Tiger Woods comment unearths hurtful stereotype
Note to golfer Sergio Garcia: Black people do not have a natural craving for fried chicken.
Or collard greens.
Or malt liquor.
Some of us — like me — can’t dance or hold a tune.
I’m sure Garcia knows that he erred when he dug into his bag of humor to pull out a tired trope involving inviting Tiger Woods over to the crib for fried chicken to discuss how the two could set aside their feud.
Right now, Garcia is hoping that his sponsors won’t abandon him. Fellow golfer Fuzzy Zoeller, who in 1997 mouthed the same odious stereotype, is right. This storm will blow over.
And that’s the problem.
Most people, primarily Caucasians, will forget this incident before too long. Already some are suggesting that Woods and other African-Americans have overreacted to it and that Tiger and company should get a thicker skin and a sense of humor.
Easy to say when you’re not the target.
One common response to controversies like this that I hear is, “In my neighborhood, we all made fun of each other.” But I wonder how many black people actually lived in that neighborhood. After all, major cities in this country are still segregated by race and income.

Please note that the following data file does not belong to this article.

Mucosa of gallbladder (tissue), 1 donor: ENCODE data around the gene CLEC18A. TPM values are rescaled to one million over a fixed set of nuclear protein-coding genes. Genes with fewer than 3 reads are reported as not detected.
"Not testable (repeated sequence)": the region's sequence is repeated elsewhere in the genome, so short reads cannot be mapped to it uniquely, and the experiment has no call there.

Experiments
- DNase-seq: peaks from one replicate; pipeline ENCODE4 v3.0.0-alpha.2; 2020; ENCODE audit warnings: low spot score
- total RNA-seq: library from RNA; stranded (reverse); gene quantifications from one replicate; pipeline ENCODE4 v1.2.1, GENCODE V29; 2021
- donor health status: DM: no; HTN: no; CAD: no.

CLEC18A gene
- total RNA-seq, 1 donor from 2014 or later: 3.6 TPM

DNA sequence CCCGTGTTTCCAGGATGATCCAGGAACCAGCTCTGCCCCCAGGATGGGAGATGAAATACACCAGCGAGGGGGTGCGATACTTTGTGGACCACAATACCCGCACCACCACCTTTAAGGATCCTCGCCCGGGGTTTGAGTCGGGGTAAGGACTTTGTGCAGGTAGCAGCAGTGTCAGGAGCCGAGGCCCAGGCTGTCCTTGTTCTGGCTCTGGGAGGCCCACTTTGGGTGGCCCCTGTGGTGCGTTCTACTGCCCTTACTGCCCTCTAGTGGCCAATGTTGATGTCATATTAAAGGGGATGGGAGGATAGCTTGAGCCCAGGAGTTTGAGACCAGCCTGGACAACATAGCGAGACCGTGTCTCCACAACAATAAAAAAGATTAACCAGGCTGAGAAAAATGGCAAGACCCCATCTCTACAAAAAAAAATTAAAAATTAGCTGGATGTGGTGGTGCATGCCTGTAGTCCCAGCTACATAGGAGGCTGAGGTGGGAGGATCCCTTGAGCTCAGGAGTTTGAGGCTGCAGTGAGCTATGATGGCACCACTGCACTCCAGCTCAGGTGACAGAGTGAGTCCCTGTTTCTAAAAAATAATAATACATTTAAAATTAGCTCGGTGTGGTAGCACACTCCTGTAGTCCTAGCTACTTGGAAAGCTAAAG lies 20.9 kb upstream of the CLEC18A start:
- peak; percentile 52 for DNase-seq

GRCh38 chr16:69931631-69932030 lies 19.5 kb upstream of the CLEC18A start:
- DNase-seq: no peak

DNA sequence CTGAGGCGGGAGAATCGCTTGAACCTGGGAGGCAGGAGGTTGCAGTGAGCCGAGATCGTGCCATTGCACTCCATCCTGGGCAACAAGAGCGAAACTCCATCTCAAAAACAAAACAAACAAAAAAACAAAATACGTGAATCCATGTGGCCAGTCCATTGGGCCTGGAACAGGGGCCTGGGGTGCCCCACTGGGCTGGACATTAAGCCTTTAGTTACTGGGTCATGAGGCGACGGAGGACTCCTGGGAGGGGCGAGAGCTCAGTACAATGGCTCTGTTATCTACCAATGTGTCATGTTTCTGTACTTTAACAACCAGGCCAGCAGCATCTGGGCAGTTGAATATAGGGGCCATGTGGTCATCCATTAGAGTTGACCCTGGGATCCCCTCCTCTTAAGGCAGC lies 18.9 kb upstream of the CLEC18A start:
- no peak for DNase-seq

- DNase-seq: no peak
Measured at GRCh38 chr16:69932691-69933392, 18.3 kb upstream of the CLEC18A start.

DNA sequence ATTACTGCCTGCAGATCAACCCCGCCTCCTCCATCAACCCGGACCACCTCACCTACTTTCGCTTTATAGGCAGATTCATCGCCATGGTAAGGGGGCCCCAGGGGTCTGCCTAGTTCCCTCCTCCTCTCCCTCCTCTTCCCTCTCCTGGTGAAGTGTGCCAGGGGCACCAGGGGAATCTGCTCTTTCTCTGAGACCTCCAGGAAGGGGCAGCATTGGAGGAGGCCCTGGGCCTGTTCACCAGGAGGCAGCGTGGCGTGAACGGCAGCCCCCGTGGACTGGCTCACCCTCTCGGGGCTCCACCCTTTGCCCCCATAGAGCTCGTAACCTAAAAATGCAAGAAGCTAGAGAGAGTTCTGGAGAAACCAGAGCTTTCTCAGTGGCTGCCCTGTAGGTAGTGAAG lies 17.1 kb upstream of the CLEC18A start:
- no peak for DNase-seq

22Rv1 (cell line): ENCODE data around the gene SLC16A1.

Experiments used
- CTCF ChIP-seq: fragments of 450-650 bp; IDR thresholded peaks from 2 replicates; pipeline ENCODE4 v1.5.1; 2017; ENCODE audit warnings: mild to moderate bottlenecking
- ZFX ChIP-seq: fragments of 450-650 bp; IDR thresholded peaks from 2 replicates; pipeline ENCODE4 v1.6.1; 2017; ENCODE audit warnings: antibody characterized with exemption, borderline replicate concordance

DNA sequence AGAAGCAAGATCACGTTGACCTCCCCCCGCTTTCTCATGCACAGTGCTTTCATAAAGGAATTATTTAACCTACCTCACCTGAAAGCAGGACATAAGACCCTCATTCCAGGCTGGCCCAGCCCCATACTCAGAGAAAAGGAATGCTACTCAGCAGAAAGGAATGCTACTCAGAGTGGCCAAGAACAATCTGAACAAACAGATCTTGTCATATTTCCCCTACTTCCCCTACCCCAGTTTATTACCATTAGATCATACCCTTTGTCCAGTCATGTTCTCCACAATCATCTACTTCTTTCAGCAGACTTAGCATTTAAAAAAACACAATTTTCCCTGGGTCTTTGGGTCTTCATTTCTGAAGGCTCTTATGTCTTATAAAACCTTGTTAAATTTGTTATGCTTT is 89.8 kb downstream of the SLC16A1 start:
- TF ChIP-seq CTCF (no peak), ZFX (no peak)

That’s the point: There is so much social distance between groups in America that we barely know each other.
And if you are white and your knowledge of the entire black race is based on pop-culture images and stereotypes of shuffling, jiving colored folks, then a fried chicken comment might not seem so offensive to you, but it sure sounds hateful to blacks.
In the case of Tiger Woods, perhaps the greatest golfer to ever live, the use of the racial stereotype reduces him to the lowest of the low. And that’s another reason Garcia’s comment stung so much. No matter how accomplished you are as an African-American, you can still be considered nothing.
Tiger can defend himself, as he already has. And he’ll be fine, no doubt.
But others less fortunate than him still are disadvantaged by these slurs.
And it is sad in the 21st century that we’re still dealing with these ancient, ridiculous and – yes – hurtful stereotypes.
Let’s get over this nonsense, once and for all.
Fred McKissack Jr. is a writer based in Indiana. His latest book is “Best Shot in the West: The Adventures of Nat Love” (Chronicle, 2012). He can be reached at pmproj [at] progressive [dot] org.
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